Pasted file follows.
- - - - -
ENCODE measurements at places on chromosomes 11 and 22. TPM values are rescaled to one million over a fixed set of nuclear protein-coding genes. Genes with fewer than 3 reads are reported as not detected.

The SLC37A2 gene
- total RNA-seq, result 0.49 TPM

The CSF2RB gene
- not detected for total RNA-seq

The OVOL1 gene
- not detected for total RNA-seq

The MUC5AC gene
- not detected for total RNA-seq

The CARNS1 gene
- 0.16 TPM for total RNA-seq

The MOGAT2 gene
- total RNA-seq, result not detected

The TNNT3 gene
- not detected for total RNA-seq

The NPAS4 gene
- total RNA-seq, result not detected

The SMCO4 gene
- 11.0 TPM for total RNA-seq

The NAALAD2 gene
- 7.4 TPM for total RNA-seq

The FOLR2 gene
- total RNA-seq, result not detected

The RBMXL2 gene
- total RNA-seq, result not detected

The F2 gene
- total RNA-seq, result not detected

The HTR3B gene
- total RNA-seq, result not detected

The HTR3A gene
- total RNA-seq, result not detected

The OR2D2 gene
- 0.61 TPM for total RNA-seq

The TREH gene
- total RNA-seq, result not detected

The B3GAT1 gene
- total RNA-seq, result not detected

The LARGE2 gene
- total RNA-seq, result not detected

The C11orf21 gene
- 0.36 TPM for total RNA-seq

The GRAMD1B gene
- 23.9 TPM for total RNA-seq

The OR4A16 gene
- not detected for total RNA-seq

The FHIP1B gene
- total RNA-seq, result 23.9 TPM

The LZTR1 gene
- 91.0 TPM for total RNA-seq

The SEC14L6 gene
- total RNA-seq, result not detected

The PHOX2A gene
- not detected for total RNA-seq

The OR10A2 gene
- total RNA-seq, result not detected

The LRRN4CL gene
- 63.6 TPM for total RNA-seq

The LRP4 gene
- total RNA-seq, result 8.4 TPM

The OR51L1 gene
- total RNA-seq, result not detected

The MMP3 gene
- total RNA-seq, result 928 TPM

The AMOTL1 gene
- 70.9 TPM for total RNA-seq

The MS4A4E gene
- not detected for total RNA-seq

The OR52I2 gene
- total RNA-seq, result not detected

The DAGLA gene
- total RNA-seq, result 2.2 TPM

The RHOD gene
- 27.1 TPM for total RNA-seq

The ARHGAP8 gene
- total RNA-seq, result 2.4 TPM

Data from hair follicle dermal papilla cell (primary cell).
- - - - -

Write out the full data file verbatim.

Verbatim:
ENCODE measurements at places on chromosomes 11 and 22. TPM values are rescaled to one million over a fixed set of nuclear protein-coding genes. Genes with fewer than 3 reads are reported as not detected.

The SLC37A2 gene
- total RNA-seq, result 0.49 TPM

The CSF2RB gene
- not detected for total RNA-seq

The OVOL1 gene
- not detected for total RNA-seq

The MUC5AC gene
- not detected for total RNA-seq

The CARNS1 gene
- 0.16 TPM for total RNA-seq

The MOGAT2 gene
- total RNA-seq, result not detected

The TNNT3 gene
- not detected for total RNA-seq

The NPAS4 gene
- total RNA-seq, result not detected

The SMCO4 gene
- 11.0 TPM for total RNA-seq

The NAALAD2 gene
- 7.4 TPM for total RNA-seq

The FOLR2 gene
- total RNA-seq, result not detected

The RBMXL2 gene
- total RNA-seq, result not detected

The F2 gene
- total RNA-seq, result not detected

The HTR3B gene
- total RNA-seq, result not detected

The HTR3A gene
- total RNA-seq, result not detected

The OR2D2 gene
- 0.61 TPM for total RNA-seq

The TREH gene
- total RNA-seq, result not detected

The B3GAT1 gene
- total RNA-seq, result not detected

The LARGE2 gene
- total RNA-seq, result not detected

The C11orf21 gene
- 0.36 TPM for total RNA-seq

The GRAMD1B gene
- 23.9 TPM for total RNA-seq

The OR4A16 gene
- not detected for total RNA-seq

The FHIP1B gene
- total RNA-seq, result 23.9 TPM

The LZTR1 gene
- 91.0 TPM for total RNA-seq

The SEC14L6 gene
- total RNA-seq, result not detected

The PHOX2A gene
- not detected for total RNA-seq

The OR10A2 gene
- total RNA-seq, result not detected

The LRRN4CL gene
- 63.6 TPM for total RNA-seq

The LRP4 gene
- total RNA-seq, result 8.4 TPM

The OR51L1 gene
- total RNA-seq, result not detected

The MMP3 gene
- total RNA-seq, result 928 TPM

The AMOTL1 gene
- 70.9 TPM for total RNA-seq

The MS4A4E gene
- not detected for total RNA-seq

The OR52I2 gene
- total RNA-seq, result not detected

The DAGLA gene
- total RNA-seq, result 2.2 TPM

The RHOD gene
- 27.1 TPM for total RNA-seq

The ARHGAP8 gene
- total RNA-seq, result 2.4 TPM

Data from hair follicle dermal papilla cell (primary cell).